- Despite a dip in U.S. solar installations in the second quarter, new analysis from Wood Mackenzie and the Solar Energy Industries Association predicts 17% growth for 2019, with 12.6 GW total of new solar capacity expected to come online.
- Quarterly residential solar installations rebounded from a first quarter dip to reach 628 MW in Q2, growing 3% quarter-over-quarter and 8% on the year. Non-residential installations slipped to just 426 MW in the second quarter — their weakest level since Q3 2016, due to interconnection delays.
- But improved economics and corporate buyers indicate a strong future for utility-scale solar. Second quarter installations for utility PV decreased to 1,023 MW, but a spate of project announcements has grown the total contracted pipeline for utility-scale solar projects to a "historic high" of 37.9 GW.
Overall, second quarter solar installations represented a 7% decline year-over-year, largely due to "policy transitions and persistent interconnection issues in key commercial markets," according to the report. But the outlook remains strong due to utility-scale projects and growing interest in corporate green energy.
Solar made up 36% of new U.S. capacity additions in the first half of 2019, the highest level in three years, according to the report.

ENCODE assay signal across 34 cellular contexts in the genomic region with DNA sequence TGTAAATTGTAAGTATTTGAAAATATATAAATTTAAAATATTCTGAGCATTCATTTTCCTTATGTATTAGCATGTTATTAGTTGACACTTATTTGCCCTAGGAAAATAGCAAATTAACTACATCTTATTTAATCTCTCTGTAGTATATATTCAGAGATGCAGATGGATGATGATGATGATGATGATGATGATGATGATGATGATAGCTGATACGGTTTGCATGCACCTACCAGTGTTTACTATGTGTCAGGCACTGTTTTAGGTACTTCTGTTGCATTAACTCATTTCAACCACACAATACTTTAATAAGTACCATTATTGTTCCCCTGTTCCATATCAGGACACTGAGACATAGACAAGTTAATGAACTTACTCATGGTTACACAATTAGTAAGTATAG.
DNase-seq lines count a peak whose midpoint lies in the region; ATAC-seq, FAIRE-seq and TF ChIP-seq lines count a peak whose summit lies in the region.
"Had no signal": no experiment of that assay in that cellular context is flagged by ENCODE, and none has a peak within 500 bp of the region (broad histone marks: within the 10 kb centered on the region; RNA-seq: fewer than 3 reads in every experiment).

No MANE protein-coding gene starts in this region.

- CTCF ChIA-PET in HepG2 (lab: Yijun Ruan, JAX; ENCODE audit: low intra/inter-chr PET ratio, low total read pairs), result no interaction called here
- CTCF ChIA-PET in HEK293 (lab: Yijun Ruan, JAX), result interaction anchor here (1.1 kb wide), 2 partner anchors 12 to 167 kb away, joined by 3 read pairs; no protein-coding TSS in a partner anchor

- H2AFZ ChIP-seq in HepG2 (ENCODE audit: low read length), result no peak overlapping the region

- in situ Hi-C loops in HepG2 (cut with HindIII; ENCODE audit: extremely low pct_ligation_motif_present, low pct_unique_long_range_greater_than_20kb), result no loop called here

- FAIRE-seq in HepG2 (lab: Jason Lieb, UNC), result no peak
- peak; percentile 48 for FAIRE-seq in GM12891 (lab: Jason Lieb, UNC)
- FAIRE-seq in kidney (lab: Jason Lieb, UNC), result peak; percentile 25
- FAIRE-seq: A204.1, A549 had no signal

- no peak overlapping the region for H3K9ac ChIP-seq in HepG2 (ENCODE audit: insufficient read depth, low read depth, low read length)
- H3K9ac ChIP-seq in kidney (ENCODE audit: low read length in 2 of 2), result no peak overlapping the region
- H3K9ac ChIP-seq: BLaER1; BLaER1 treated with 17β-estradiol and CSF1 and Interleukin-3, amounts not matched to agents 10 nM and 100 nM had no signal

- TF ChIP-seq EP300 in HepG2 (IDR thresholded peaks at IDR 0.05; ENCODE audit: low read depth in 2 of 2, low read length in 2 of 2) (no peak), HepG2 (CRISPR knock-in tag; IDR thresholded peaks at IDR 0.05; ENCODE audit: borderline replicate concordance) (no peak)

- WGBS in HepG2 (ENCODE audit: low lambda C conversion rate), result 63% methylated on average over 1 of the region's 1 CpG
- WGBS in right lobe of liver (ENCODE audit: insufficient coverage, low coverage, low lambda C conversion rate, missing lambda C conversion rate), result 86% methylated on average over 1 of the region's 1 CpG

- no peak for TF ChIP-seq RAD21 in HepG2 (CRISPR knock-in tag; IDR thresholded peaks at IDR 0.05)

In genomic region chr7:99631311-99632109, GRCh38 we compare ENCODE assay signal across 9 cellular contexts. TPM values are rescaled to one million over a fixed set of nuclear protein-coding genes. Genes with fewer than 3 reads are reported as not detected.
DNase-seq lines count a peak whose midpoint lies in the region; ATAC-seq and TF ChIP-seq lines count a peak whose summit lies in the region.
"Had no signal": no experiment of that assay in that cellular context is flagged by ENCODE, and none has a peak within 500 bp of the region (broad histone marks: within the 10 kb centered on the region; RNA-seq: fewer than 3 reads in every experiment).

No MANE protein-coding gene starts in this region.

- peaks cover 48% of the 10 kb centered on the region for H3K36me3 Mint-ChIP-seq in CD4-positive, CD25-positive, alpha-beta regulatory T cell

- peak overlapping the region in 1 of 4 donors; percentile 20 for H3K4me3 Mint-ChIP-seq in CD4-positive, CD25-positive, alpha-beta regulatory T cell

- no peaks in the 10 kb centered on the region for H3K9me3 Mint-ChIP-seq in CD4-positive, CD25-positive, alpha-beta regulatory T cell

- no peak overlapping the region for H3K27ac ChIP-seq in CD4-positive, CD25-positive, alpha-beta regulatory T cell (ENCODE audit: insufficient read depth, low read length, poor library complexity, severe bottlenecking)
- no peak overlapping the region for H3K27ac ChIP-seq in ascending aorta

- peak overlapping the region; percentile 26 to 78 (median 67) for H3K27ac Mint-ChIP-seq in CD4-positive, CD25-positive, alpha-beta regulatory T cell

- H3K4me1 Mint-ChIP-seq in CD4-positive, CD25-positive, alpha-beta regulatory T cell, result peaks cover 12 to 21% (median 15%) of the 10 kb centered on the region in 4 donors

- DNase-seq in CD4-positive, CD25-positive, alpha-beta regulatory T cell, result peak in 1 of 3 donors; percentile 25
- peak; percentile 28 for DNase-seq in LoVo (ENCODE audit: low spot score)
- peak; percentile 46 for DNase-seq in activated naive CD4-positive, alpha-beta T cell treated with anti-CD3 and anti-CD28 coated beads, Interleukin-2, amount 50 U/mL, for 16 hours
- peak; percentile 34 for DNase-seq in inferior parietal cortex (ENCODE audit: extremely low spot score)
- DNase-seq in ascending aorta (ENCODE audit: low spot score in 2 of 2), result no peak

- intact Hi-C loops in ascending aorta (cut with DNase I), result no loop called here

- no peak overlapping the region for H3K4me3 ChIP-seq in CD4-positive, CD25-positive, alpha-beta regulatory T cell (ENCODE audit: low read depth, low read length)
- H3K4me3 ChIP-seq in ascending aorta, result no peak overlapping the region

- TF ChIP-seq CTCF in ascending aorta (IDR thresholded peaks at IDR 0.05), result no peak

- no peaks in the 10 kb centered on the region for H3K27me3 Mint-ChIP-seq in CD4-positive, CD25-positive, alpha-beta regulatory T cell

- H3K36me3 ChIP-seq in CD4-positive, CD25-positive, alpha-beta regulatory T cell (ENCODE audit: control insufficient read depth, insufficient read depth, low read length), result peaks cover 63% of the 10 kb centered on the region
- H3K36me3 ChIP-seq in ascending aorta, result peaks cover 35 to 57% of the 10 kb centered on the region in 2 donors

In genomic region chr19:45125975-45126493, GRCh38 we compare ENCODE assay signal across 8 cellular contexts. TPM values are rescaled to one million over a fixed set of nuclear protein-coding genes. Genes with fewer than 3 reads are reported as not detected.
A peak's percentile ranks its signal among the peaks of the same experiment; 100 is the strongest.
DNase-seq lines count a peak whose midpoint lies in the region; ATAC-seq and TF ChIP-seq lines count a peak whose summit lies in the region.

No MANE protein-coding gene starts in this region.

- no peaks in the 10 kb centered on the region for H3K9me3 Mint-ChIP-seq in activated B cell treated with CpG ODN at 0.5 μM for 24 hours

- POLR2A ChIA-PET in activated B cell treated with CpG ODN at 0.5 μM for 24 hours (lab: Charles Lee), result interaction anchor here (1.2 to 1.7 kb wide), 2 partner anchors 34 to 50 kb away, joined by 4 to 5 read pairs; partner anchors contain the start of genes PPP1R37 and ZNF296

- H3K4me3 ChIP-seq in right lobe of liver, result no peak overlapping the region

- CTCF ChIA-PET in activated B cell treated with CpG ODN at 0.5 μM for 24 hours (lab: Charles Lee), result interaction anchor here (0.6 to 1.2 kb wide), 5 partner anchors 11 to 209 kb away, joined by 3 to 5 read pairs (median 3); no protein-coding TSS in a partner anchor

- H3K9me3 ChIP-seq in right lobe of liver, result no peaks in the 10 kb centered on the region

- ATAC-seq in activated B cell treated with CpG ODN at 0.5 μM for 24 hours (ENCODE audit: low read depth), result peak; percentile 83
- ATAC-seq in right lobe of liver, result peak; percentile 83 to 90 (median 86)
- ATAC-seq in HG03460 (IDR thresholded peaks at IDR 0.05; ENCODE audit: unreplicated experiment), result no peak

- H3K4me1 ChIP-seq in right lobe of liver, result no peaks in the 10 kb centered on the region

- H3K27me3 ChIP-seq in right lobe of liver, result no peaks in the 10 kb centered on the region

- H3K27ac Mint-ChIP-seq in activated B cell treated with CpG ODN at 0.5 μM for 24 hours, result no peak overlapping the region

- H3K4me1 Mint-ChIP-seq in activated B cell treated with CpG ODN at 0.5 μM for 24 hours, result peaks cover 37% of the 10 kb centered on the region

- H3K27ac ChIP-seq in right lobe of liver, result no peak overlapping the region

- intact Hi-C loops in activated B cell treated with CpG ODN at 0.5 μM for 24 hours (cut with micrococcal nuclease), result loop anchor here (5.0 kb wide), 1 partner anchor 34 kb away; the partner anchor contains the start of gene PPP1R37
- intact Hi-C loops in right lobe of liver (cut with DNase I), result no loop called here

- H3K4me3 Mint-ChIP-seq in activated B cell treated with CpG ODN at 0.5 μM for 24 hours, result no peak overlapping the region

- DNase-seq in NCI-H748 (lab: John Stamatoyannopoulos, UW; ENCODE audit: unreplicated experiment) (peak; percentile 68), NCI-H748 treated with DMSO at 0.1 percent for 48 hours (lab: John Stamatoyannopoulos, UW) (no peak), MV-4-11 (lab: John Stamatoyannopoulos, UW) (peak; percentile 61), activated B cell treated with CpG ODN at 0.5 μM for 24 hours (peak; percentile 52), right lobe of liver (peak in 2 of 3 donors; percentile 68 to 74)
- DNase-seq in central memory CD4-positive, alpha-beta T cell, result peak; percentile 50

Off-site corporate solar procurement represents 17% of the new utility-scale solar capacity announced in 2019, according to the report.
"As more companies commit to 100% renewable power, corporate offsite procurement is expected to drive more than 20% of new utility-scale capacity additions from 2019 through 2024," Wood Mackenzie senior solar analyst Colin Smith said in a statement.
The report also concluded that 55% of utility-scale projects announced so far this year were the result of the declining cost of solar resources. Utility-scale solar prices are at their lowest point ever, and SEIA says recent power purchase agreements have been signed for between $18/MWh and $35/MWh.
"Cities, states and utilities are already following through on their renewable energy and zero carbon commitments," Smith said. "We’re starting to see procurement occur and expect even more RPS-driven procurement in the near- to mid-term."
The 2019 forecast for utility-scale solar additions has decreased to 8.1 GW, according to the report, "due to a handful of large projects that have pushed out target commercial operation dates to 2020." Looking ahead, however, forecasts for 2020 and 2021 have been increased by 2.5 GW and 1 GW, respectively.
The U.S. utility solar forecast for 2019-2024 has grown by 6.7 GW since last quarter, "thanks to unprecedented levels of procurement," the report says. "New project announcements are exceeding projects completed as developers and utilities are working to safe-harbor as much capacity as possible before the [investment tax credit] steps down."
In the non-residential sector, which includes commercial and industrial, the report finds "major policy reforms continued to hamper development" in California, Massachusetts and Minnesota. Looking ahead, however, the market is expected to grow from 2020 to 2022, before declining in 2023 in response to declining tax credits.